“She was sitting in her living room, she put the DVD in, and then went into an absolute state of shock and devastation,” Cameron said. “When you sit in a theater and familiar music comes on that engenders ready made emotion from a past film, and they use that music to evoke those same emotions, it’s quite hurtful. We know that they had the legal right to use the music, but it’s the music that was the backdrop for classic scenes, like Kim and Jimmy Stewart kissing by the tree, driving along the coast in the car. She is very, very upset.”

This Oscar season has so far been tame in terms of bad-mouthing, and I don’t think I’ve heard a complaint quite like this one before. How many will recognize music from a film released in 1958? Cameron said Novak felt strongly enough to pay for the full page trade ad, which isn’t cheap. One looming question is whether Novak has jeopardized her status as a voter, and violated the rules by publicly maligning a movie that is a frontrunner for Best Picture. I will provide updates as I get some clarity, and reaction from The Weinstein Company, which released The Artist. Here is Novak’s reaction, in her own words:

Los Angeles: “I want to report a rape,” said Kim Novak, the legendary star of “Vertigo,” “Picnic,” and many other revered classics. “My body of work has been violated by ‘The Artist.’ This film took the Love Theme music from “Vertigo” and used the emotions it engenders as its own. Alfred Hitchcock and Jimmy Stewart can’t speak for themselves, but I can. It was our work that unconsciously or consciously evoked the memories and feelings to the audience that were used for the climax of ‘The Artist.’”

Novak went on to say that “The Artist” could and should have been able to stand on its own. “There was no reason for them to depend on Bernard Herrmann’s score from ‘Vertigo’ to provide more drama. ‘Vertigo’s’ music was written during the filming. Hitchcock wanted the theme woven musically in the puzzle pieces of the storyline. Even though they did given Bernard Herrmann a small credit at the end, I believe this kind of filmmaking trick to be cheating. Shame on them!”

This kind of “borrowing” could portend a dangerous future for all artists in film. “It is morally wrong of people in our industry to use and abuse famous pieces of work to gain attention and applause for other than what the original work was intended. It is essential that all artists safeguard our special bodies of work for posterity, with their individual identities intact and protected.


http://www.deadline.com/2012/01/not-eve ... ore-211874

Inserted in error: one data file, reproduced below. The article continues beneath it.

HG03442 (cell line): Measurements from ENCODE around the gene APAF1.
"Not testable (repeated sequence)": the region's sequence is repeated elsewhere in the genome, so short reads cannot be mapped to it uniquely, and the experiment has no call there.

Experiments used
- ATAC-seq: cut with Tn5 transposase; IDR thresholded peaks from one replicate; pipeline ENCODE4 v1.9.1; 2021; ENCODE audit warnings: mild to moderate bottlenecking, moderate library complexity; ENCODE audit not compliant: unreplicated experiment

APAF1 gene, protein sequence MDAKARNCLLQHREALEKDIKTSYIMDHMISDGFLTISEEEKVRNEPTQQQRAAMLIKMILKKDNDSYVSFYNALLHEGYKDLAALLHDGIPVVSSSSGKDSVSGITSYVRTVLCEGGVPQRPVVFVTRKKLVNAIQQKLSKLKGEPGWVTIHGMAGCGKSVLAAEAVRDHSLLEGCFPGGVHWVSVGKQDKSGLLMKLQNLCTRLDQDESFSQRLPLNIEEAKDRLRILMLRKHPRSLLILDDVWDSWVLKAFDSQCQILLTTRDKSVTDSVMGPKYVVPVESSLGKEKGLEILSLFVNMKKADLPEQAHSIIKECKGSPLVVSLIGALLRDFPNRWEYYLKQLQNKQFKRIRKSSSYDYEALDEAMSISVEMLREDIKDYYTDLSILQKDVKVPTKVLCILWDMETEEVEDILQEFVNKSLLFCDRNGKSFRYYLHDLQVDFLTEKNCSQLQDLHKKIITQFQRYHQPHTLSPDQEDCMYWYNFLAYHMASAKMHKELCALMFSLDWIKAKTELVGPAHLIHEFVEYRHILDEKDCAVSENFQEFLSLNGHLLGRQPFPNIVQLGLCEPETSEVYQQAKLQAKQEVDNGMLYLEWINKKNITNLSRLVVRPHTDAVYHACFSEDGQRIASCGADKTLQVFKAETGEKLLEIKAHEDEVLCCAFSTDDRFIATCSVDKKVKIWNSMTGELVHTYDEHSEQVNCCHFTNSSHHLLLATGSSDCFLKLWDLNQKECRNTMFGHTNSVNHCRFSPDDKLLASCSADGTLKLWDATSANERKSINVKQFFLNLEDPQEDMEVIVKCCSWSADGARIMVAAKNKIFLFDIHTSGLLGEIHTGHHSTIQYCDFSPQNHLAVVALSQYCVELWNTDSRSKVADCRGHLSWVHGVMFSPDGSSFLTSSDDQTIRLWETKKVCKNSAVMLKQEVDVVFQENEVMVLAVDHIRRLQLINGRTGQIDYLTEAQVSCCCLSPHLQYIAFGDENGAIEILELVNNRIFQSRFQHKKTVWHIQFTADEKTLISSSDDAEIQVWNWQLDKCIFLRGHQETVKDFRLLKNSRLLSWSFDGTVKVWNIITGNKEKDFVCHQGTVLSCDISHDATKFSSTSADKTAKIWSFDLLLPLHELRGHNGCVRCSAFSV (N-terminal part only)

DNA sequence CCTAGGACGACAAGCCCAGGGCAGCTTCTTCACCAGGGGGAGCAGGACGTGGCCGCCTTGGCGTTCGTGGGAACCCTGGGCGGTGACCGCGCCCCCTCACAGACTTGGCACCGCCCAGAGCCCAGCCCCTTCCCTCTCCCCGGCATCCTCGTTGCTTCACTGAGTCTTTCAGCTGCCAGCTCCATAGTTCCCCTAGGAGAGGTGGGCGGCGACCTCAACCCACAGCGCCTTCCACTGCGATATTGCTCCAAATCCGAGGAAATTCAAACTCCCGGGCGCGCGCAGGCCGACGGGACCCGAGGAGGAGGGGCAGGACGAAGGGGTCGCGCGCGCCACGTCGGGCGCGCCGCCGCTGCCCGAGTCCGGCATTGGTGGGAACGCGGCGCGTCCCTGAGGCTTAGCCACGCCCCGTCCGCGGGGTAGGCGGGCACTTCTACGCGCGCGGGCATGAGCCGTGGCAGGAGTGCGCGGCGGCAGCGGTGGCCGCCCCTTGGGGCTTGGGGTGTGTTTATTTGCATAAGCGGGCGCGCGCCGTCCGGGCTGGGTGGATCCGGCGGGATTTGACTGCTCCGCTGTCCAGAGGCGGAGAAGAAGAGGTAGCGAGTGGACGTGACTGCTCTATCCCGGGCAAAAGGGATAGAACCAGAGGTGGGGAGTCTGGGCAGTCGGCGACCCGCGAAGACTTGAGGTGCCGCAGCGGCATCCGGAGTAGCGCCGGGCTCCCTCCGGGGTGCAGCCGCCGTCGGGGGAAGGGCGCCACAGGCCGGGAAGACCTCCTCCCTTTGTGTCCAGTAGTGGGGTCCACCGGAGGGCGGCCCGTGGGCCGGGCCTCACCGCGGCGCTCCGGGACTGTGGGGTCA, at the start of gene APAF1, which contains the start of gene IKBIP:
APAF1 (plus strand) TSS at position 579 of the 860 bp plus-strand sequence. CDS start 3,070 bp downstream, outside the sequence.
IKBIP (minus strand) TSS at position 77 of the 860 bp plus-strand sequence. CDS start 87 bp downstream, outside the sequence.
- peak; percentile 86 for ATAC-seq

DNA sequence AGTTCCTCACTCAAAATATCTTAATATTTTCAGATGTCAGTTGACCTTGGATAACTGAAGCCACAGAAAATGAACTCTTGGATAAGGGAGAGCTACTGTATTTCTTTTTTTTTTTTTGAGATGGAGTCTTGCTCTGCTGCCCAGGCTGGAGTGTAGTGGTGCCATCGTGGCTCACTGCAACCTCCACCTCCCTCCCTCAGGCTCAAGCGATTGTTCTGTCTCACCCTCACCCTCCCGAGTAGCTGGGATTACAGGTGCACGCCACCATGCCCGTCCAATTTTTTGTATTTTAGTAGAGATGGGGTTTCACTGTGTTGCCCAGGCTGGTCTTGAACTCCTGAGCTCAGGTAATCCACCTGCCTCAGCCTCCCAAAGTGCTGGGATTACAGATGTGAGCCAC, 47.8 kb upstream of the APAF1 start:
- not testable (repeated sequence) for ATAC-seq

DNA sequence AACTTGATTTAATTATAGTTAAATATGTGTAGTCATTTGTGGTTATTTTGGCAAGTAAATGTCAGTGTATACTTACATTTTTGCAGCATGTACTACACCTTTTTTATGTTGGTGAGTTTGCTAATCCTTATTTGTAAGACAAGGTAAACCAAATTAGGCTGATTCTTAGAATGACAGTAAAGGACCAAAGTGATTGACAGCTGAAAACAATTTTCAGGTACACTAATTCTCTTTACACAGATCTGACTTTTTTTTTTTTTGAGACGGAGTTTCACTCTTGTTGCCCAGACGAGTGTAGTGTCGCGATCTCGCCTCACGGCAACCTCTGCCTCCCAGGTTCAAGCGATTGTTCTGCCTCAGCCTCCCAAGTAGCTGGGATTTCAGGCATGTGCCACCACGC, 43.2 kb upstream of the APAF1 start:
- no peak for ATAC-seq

Mon Jan 09, 2012 3:25 pm
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Post Re: THE ARTIST
Quote:
Los Angeles: “I want to report a rape,” said Kim Novak, the legendary star of “Vertigo,” “Picnic,” and many other revered classics. “My body of work has been violated by ‘The Artist.’”


What a ridiculous overreaction.


Mon Jan 09, 2012 3:49 pm
Post Re: THE ARTIST
Blonde Almond wrote:
Quote:
Los Angeles: “I want to report a rape,” said Kim Novak, the legendary star of “Vertigo,” “Picnic,” and many other revered classics. “My body of work has been violated by ‘The Artist.’”


What a ridiculous overreaction.


This was my reaction as well. I can't really comment on this specific example, having not seen the film, but I would suggest Ms. Novak pick up a dictionary and look up the term "homage". Maybe the use of this particular musical theme is, as calvero said, sort of lame, but that's no reason to launch a ridiculously over-the-top tirade like this. Especially so considering how referential film as a medium has become. If they had used the score and not credited Hermann, that's something to get angry over. This is the smallest of small potatoes.


Mon Jan 09, 2012 4:49 pm
Director

Joined: Wed Mar 04, 2009 7:44 pm
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Post Re: THE ARTIST
The use of the score took me out of the film. They didn't just use bits & pieces from Vertigo (like Tarantino sometimes does with Morricone in his films), but for like 2 straight minutes of screentime in The Artist they used the Vertigo score.
In a silent movie, that use of that music becomes even more jarring. Seemed sort of lazy to me, recycling one of the most famous scores of all time to use in a crucial scene in your movie(while no other uses of previous scores was used at any other point in the movie, at least that I can recall)

Of course, its an overreaction by Novak(who was diagnosed with breast cancer last year btw, maybe she's a bit overly sensitive to her 'legacy' right now), but its nice that someone at least stood up for Vertigo(esp since Hitch & Herrmann can't)